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Be Prepared for an Equine Emergency

The American Association of Equine Practitioners (AAEP) offers these tips to help you prepare for any equine emergency.

If you own horses long enough, sooner or later you are likely to confront a medical emergency. From lacerations to colic to foaling difficulties, there are many emergencies that a horse owner may encounter. You must know how to recognize serious problems and respond promptly, taking appropriate action while awaiting the arrival of your veterinarian.

Preparation is vital when confronted with a medical emergency. No matter the situation you may face, mentally rehearse the steps you will take to avoid letting panic take control. Follow these guidelines from the American Association of Equine Practitioners (AAEP) to help you prepare for an equine emergency:

  1. Keep your veterinarian's number by each phone, including how the practitioner can be reached after hours.
  2. Consult with your regular veterinarian regarding a back-up or referring veterinarian's number in case you cannot reach your regular veterinarian quickly enough.
  3. Know in advance the most direct route to an equine surgery center in case you need to transport the horse.
  4. Post the names and phone numbers of nearby friends and neighbors who can assist you in an emergency while you wait for the veterinarian.
  5. Prepare a first aid kit and store it in a clean, dry, readily accessible place. Make sure that family members and other barn users know where the kit is. Also keep a first aid kit in your horse trailer or towing vehicle, and a pared-down version to carry on the trail.First aid kits can be simple or elaborate. Here is a short list of essential items:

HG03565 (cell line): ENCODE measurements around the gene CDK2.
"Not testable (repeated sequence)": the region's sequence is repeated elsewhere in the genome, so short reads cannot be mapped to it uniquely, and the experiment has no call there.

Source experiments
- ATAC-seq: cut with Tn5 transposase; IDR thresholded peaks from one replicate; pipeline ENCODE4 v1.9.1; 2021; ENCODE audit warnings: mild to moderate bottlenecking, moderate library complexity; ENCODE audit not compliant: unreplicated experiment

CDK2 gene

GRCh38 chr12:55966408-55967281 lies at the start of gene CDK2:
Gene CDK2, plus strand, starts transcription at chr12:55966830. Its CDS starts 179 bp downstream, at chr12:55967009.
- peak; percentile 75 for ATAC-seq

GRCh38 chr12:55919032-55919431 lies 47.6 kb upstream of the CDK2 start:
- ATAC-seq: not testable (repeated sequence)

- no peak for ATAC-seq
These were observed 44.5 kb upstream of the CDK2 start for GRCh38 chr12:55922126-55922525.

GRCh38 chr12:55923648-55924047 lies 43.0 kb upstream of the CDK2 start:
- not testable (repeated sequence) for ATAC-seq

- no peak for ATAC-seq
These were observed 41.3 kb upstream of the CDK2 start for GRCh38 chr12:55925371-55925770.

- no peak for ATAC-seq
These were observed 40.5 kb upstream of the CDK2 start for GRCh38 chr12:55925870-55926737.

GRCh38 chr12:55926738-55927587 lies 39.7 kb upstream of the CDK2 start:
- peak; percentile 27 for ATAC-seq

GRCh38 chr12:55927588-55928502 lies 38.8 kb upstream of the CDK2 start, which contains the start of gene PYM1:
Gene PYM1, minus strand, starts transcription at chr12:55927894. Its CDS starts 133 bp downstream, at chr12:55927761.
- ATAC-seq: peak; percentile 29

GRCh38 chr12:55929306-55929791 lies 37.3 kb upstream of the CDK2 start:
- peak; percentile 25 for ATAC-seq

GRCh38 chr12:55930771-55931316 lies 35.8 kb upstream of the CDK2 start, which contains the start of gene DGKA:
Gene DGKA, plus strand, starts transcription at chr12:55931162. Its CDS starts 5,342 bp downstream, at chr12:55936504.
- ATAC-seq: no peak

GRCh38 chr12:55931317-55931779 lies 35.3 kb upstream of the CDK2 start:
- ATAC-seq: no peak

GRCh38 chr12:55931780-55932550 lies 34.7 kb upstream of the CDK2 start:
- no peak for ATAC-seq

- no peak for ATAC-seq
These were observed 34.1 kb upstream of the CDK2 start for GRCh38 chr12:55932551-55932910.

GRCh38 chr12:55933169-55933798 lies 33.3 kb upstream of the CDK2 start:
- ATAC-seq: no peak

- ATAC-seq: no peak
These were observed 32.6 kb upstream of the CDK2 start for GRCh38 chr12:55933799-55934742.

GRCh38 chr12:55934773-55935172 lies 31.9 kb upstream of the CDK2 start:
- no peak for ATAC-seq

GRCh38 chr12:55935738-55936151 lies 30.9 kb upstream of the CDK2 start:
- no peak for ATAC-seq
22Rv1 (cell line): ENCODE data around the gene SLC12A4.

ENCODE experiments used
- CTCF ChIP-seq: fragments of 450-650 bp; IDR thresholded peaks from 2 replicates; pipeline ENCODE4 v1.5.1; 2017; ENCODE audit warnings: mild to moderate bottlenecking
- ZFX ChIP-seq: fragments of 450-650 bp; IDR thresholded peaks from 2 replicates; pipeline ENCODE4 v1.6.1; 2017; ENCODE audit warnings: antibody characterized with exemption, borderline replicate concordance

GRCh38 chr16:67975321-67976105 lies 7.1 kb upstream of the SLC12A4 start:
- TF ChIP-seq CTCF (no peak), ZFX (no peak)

• Cotton roll
    • Cling wrap
    • Gauze pads, in assorted sizes
    • Sharp scissors
    • Cup or container
    • Rectal thermometer with string and clip attached
    • Surgical scrub and antiseptic solution
    • Latex gloves
    • Saline solution
    • Stethoscope
    • Clippers
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Many accidents can be prevented by taking the time to evaluate your horse's environment and removing potential hazards. Mentally rehearse your emergency action plan. In an emergency, time is critical. Don't be concerned with overreacting or annoying your veterinarian. By acting quickly and promptly, you can minimize the consequences of an injury or illness.

For more information about emergency care, ask your equine veterinarian for the "Emergency Care" brochure, provided by the AAEP in partnership with Bayer Corporation, Animal Health. More information can also be obtained by visiting the AAEP's horse health web site, www.myHorseMatters.com.

The American Association of Equine Practitioners, headquartered in Lexington, Kentucky, was founded in 1954 as a non-profit organization dedicated to the health and welfare of the horse.

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